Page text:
I am a domestic helper. I was charged with qualified theft by my boss in December 2017. The Office of the Prosecutor, however, dismissed the complaint for lack of evidence. Today, I received another complaint for robbery. I consulted a friend of my mother who is a law student. She advised me that my boss can no longer charge me for another crime, considering that double jeopardy has set in. I raised it with the handling prosecutor but the latter ignored me. Now, I am confused. Can you please enlighten me about the concept of double jeopardy, and is it applicable to my case?
Thank you very much,
Section 21, Article III of the 1987 Philippine Constitution provides that “no person shall be put twice in jeopardy of punishment for the same offense xxx.” In its bare essence, the double jeopardy clause provided by the Bill of Rights of our Constitution is a form of protection for individuals from endless litigation.
Moreover, the Rules of Criminal Procedure, particularly Section 7, Rule 117, illustrates when the right of the accused against double jeopardy may be invoked, to wit:
“Section 7. Former conviction or acquittal; double jeopardy. — When an accused has been convicted or acquitted, or the case against him dismissed or otherwise terminated without his express consent by a court of competent jurisdiction, upon a valid complaint or information or other formal charge sufficient in form and substance to sustain a conviction and after the accused had pleaded to the charge, the conviction or acquittal of the accused or the dismissal of the case shall be a bar to another prosecution for the offense charged, or for any attempt to commit the same or frustration thereof, or for any offense which necessarily includes or is necessarily included in the offense charged in the former complaint or information.
This was emphasized in a decision of the Supreme Court in the case of Sally Go Banyagan vs. Resally De Asis Delfin penned by Associate Justice Jose Mendoza (G.R. No. 172792, October 19, 2011), which states that double jeopardy attaches if the following elements are present: (1) a valid complaint or information; (2) a court of competent jurisdiction; (3) the defendant had pleaded to the charge; and (4) the defendant was acquitted or convicted, or the case against him was dismissed or otherwise terminated without his express consent.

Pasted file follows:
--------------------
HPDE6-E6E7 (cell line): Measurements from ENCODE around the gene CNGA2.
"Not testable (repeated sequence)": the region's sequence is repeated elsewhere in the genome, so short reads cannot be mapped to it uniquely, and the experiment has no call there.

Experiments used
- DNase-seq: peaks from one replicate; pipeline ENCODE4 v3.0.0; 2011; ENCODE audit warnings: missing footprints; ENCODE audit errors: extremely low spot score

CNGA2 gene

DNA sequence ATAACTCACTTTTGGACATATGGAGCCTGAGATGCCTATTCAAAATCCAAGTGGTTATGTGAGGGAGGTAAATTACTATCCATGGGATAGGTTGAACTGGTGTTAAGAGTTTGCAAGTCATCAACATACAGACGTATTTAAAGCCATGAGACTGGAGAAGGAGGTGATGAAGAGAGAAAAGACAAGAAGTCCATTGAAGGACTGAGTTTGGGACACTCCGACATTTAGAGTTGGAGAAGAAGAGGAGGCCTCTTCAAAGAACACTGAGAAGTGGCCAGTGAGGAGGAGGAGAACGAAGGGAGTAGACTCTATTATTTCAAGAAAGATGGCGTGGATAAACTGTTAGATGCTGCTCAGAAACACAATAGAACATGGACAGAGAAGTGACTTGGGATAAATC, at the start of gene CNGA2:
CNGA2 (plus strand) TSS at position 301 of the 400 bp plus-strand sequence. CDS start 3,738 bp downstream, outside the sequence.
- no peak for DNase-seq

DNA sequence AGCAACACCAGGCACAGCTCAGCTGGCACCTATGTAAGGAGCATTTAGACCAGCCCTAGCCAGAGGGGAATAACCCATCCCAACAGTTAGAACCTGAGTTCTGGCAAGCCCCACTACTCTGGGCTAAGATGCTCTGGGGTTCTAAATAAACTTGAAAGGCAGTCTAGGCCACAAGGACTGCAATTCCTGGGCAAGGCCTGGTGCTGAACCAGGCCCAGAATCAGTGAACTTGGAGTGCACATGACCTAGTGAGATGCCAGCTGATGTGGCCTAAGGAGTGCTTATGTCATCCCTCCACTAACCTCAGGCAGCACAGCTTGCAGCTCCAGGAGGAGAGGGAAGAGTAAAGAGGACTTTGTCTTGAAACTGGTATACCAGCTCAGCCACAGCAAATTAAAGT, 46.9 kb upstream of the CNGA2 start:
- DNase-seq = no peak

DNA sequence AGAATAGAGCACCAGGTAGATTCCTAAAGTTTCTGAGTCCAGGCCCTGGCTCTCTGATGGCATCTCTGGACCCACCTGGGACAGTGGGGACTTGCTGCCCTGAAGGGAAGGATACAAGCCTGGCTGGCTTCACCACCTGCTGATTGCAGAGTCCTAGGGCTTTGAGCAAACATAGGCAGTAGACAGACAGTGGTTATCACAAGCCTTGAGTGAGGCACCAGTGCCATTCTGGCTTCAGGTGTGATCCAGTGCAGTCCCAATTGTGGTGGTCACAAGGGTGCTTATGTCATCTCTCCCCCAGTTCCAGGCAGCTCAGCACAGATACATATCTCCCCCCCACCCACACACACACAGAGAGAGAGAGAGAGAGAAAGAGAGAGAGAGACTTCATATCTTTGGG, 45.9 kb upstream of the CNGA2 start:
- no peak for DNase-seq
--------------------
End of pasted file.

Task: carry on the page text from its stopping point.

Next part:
Applying the foregoing to your case, it may be noted that your right against double jeopardy may not be invoked for the reason that: first, there was no information filed in a court of competent jurisdiction; second, you have not yet pleaded to the charge filed against you; lastly, the dismissal of the case was not done by the court of competent jurisdiction. To reiterate the foregoing, the case for qualified theft was dismissed by the prosecutor for lack of evidence and before the same has been filed in a court of competent jurisdiction. Clearly, the above-mentioned enumerations were met.
We find it necessary to mention that this opinion is solely based on the facts you have narrated and our appreciation of the same. The opinion may vary when the facts are changed or elaborated.
We hope that we were able to enlighten you on the matter.
Editor’s note: Dear PAO is a daily column of the Public Attorney’s Office. Questions for Chief Acosta may be sent to firstname.lastname@example.org.